The only thing Evernote clearly does not do is report on metrics of completion or coverage. I knew this going in to the experiment. That was ok when I started out.

Automatic Creation of Tests In Evernote

So far, so good. Evernote clearly does allow for basic test management where metrics are not the sole output. This suits us nicely. Our metrics are taken at an automation level which is dealt with by other systems and tools.

One of the really great uses I found when exploring Evernote was how I could trigger a new “test note” to be created when a new feature/story/workitem was created in a different system.

I did this by grabbing the RSS feed from our instance of Pivotal Tracker.

I then turned to If This Then That (a great automator of the web)(IFTTT).

I configured IFTTT to grab the RSS feed from Pivotal Tracker and automatically create a new note in the Evernote notebook.

Kapow. A new Exploratory Testing placeholder for a new story. Sweet.

I got giddy with where this could go now.

I then hooked Evernote up to the RSS output of a social media aggregation tool I use. I could therefore collect social media mentions of a product and create exploratory (or investigatory) sessions from it. Interesting.

For example, if there is a mention of something like a bug, or slow down, or any other query about how something might work we can automatically create a note in the relevant notebook for a tester to explore, or even for someone to respond to it.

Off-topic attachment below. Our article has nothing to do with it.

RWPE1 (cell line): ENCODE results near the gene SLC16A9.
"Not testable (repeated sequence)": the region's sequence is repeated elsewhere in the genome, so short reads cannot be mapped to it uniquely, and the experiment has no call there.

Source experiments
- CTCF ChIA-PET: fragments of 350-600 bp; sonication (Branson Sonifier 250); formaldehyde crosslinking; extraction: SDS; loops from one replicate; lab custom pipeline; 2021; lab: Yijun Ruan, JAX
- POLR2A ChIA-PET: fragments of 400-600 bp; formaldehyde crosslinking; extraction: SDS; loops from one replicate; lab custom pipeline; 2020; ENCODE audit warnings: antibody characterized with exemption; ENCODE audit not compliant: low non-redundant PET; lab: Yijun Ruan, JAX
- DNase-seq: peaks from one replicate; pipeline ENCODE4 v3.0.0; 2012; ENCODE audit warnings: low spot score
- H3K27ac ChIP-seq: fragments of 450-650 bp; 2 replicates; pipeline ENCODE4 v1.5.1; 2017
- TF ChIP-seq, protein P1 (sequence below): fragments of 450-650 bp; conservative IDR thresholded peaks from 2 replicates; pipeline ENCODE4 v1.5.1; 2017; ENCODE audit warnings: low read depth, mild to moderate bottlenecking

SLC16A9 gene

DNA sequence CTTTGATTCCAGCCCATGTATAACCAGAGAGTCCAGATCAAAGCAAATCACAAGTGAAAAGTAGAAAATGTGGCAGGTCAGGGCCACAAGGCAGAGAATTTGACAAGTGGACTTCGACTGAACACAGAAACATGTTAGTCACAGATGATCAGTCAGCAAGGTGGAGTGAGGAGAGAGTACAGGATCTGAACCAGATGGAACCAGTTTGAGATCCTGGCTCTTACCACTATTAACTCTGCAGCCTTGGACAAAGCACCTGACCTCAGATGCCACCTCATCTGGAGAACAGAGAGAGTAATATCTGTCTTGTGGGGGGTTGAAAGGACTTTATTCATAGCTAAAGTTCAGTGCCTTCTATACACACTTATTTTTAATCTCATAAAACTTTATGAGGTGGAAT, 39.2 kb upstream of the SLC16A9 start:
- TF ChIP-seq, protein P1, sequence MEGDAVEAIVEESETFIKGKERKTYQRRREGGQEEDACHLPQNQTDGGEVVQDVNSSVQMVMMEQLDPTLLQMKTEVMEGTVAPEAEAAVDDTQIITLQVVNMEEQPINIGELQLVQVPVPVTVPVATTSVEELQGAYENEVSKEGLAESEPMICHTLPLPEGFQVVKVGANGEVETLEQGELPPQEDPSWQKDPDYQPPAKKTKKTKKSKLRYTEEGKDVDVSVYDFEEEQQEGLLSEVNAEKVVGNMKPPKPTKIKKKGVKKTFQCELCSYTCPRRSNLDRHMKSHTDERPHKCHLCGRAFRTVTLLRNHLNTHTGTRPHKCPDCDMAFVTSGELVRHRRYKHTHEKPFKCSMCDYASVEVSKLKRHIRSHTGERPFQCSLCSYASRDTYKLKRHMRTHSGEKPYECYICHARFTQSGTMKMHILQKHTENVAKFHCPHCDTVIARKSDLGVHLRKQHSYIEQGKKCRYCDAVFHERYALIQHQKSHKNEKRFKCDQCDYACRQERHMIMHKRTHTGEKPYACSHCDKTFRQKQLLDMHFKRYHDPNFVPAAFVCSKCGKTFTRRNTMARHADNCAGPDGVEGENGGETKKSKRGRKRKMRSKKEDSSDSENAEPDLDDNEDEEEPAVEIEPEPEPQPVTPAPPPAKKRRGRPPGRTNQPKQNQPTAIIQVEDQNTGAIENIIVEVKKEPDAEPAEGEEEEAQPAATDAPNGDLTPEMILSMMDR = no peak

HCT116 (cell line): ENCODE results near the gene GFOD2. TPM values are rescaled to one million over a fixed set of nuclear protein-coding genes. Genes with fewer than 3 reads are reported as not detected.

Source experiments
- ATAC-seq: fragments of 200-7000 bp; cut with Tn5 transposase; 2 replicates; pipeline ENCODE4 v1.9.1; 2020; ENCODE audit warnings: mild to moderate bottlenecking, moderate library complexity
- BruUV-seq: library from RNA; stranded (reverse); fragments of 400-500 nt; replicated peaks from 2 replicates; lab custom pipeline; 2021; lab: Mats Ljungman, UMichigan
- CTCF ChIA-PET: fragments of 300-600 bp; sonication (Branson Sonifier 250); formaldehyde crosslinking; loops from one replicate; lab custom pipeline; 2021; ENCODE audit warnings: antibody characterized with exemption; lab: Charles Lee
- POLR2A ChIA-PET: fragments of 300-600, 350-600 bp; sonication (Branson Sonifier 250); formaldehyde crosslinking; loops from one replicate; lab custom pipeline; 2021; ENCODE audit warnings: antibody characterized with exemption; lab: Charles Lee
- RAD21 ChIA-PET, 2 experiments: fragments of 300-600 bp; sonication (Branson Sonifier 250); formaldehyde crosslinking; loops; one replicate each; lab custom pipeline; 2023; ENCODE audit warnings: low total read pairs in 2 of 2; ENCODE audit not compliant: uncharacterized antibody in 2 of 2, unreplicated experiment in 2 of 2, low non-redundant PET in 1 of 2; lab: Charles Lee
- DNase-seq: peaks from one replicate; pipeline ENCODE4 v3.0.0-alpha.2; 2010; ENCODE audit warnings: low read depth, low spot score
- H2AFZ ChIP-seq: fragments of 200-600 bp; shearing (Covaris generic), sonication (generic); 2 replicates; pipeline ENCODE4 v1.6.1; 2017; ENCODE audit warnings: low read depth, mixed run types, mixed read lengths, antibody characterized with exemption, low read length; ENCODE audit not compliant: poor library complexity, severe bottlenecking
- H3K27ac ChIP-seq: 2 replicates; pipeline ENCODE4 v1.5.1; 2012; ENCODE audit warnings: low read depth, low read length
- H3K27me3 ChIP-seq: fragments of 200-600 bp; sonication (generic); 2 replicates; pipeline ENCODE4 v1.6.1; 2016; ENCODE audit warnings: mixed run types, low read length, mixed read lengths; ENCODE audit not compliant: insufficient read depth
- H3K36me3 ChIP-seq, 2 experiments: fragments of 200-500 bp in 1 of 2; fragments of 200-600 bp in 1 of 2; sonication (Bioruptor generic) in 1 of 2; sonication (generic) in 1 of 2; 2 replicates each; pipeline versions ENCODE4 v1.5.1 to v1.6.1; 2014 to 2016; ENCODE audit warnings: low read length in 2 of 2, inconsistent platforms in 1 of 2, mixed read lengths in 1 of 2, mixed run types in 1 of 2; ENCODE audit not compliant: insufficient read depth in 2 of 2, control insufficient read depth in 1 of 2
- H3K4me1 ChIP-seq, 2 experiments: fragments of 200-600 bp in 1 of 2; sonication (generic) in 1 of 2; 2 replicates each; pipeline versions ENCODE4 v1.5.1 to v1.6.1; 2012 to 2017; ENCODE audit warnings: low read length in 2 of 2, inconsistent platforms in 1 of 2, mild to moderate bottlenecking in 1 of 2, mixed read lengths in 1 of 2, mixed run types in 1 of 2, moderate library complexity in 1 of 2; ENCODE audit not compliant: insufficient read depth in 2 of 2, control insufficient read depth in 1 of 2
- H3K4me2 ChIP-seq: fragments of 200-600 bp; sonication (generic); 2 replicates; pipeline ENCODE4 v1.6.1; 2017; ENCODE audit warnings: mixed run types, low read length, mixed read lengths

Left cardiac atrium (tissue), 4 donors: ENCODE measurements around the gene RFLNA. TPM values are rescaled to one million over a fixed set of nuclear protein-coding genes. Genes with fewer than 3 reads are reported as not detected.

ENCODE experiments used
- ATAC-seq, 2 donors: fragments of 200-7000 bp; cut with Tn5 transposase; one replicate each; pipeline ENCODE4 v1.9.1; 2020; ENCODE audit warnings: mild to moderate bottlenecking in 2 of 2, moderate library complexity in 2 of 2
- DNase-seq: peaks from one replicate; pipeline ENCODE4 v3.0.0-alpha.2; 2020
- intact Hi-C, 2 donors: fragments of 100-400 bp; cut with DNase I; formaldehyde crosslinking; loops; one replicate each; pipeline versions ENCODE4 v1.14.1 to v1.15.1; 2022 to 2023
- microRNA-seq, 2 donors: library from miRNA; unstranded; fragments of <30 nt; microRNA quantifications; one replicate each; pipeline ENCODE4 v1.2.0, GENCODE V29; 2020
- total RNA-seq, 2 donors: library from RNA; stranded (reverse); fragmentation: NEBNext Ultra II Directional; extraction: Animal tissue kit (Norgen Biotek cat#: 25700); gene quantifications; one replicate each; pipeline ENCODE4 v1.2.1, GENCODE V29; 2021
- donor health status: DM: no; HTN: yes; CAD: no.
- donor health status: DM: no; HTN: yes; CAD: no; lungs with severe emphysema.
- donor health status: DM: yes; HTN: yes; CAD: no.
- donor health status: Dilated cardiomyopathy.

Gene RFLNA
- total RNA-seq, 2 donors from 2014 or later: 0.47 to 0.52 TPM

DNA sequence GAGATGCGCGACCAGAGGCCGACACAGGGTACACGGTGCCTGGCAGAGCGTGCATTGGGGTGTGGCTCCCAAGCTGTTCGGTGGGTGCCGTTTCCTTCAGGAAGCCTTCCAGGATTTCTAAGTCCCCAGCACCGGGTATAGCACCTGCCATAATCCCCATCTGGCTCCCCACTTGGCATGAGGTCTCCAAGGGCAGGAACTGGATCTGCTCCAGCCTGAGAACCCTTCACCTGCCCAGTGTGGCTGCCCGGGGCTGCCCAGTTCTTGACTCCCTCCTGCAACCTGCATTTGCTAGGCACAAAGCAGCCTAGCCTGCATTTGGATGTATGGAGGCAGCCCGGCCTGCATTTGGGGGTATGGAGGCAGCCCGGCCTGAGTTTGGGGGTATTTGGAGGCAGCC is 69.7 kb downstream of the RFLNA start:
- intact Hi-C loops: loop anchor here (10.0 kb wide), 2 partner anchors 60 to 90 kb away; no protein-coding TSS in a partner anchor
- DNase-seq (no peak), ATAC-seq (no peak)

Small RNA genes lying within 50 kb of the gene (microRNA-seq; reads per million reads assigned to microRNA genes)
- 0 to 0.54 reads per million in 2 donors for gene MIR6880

But it gets more interesting still.

Let’s look at some other potential sources.

  • Case/Support management tools could generate a session when a new case is raised.
  • Bug tracking tools could trigger a session and include bug details when a new bug is fixed.
  • Texts, emails, facebook updates, tweets…..all used to create a new session/test.
  • Evernote changes could trigger further new sessions also.
  • Delicious feeds could create new sessions based on new ideas/techniques or approaches that someone else has written about. Bookmark the page (and therefore idea) and create a new session based around that idea.
  • Dropbox (or SkyDrive etc) updates could trigger a new session. New screenshots, files or shared resources that need exploring for example.
  • If you use Chatter (or Yammer) you could automate a new session based on a post to chatter from someone in your company.

There are many uses I can think of where we would want to create a new test based on the content or changes in another system. IFTTT can help you with this. RSS feeds from other systems greatly increases the ease of which you can do this, especially if that other system is not supported by IFTTT.